Understanding “On the Incarnation” – Chapter 12

On the Incarnation – Chapter 12


1. God knew the limitations of mankind, you see; and although the grace of being made in His Image was enough to give them a knowledge of the Word and through Him of the Father, as a safeguard against their neglect of this grace, He also provided the works of creation as means by which the Maker might be known.

2. This was not all. Man’s neglect of the indwelling grace tends ever to increase; and against this further weakness God also made provision by giving them a law, and by sending them prophets, men who they knew. So, if they were slow in looking up to heaven, they could still gain a knowledge of their Maker from those who were close at hand; for men can learn directly about higher things from other men. Therefore, three ways were open to them, by which they could obtain the knowledge of God.

3. They could look up into the immensity of heaven, and by reflecting on the harmony of creation come to know its Ruler, the Word of the Father, Whose all-ruling providence makes known the Father to all.

4. Or, if this was beyond them, they could speak with holy men, and through them could learn to know God, the Maker of all things, the Father of Christ, and to recognize the worship of idols as the denial of the truth and full of all impiety.

5. Or else, in the third place, they could turn from lukewarmness and lead a good life simply by knowing the law. For the law was not only given for the Jews, nor was it only for their sakes that God sent the prophets, though it was to the Jews that they were sent and by the Jews that they were persecuted. The law and the prophets were a sacred school of the knowledge of God and of the conduct of the spiritual life for the whole world. So great, indeed, were the goodness and the love of God. Yet men, bowed down by the pleasures of the moment and by the deceit and illusions of the evil spirits, did not lift up their heads towards the truth. So weighed down were they with their wickedness that they seemed to be brute beasts raher than reasonable men, reflecting the very Likeness of the Word.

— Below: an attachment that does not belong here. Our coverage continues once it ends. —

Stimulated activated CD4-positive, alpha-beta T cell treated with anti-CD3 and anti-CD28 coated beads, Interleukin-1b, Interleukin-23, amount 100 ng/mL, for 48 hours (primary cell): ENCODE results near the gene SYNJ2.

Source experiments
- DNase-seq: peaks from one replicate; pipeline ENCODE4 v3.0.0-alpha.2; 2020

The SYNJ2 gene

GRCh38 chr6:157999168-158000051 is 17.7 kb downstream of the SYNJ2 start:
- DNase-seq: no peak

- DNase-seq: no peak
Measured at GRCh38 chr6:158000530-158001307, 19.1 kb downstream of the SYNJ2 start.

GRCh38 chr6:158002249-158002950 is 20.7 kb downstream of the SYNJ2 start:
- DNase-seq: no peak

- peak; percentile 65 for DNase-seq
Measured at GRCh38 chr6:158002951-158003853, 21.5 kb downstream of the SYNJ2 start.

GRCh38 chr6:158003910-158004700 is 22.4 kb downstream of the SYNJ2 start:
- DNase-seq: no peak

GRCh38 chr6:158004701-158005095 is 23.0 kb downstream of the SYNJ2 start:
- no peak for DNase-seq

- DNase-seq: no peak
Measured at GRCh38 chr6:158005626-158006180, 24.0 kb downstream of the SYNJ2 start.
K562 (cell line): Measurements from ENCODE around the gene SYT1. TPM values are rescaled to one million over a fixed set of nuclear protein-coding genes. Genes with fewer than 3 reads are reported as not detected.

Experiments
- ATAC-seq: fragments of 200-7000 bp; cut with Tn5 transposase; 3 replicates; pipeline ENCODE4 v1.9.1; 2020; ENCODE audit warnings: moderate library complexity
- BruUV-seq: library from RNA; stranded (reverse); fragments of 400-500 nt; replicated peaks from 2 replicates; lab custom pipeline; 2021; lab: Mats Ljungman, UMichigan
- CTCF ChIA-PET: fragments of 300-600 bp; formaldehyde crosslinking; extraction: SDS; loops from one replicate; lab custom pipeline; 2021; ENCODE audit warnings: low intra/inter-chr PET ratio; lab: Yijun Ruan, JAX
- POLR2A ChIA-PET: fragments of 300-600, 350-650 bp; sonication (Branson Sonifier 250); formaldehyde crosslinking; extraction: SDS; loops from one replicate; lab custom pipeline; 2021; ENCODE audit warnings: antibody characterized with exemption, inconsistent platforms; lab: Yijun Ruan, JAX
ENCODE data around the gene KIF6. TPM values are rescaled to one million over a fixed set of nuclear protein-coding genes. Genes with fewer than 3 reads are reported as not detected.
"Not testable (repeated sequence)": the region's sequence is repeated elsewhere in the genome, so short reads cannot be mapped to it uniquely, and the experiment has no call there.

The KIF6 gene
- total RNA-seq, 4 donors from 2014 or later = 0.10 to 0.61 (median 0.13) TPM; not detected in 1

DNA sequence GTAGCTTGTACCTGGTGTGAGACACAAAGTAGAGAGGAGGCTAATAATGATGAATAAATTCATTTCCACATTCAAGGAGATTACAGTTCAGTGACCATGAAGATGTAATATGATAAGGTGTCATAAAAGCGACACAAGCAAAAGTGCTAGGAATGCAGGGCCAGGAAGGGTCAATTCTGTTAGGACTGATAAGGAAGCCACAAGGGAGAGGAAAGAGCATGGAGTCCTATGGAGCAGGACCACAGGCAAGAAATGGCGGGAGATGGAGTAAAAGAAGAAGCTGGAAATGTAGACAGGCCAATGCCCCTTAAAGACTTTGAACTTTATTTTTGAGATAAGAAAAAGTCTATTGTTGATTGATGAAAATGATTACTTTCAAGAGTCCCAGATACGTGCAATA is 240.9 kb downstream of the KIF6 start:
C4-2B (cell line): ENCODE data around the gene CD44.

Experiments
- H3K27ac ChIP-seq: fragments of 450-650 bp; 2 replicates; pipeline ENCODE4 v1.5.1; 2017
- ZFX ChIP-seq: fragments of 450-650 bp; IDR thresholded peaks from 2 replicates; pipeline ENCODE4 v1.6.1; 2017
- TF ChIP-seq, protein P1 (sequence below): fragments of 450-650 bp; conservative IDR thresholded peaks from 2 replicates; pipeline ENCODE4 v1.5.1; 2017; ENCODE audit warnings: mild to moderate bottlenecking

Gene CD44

God had provided all that mankind needed to grow into a knowledge of the Word and of the Father, by the grace of the Holy Spirit. There was no obstacle on the part of God. But God has done even more and provided the created world as a means of discovering a knowledge of God.

He has even taken into account that mankind tends to become more and more neglectful of what we have received from God. This does not move God to anger but to an even greater compassion. He sent the Law and the Prophets because of this weakness of mankind. God wanted mankind to have as many possibilities of discovering knowledge of him as possible. So that even if people did not look around at the creation and see God, they could listen to other men and hear about God. Far from rejecting mankind because of our weakness, God provided three ways for us to find him.

In the first place we can look at creation and be led to think of God. Now that we can see the smallest aspects of the universe, and the most distant and immense, there is an even greater possibility of seeing God as the creator and sustainer of all. But secondly, there is the possibility of speaking with those who know God, and who have already experienced his life and love themselves. While thirdly, it is possible for anyone to turn to the Law, since it was for all mankind, and begin to seek to live a good life, as far as they are able, and stir up in themselves some desire for God.

All of these are given in the goodness and love of God for mankind. It as always his desire and intention that mankind should turn to him and live for him, in accordance with the divine image. But we were too absorbed with pleasures, and were easily deceived, that we became like animals rather than reasonable persons. We were unable to look up to God, because we were so bowed down by the weight of our wickedness.

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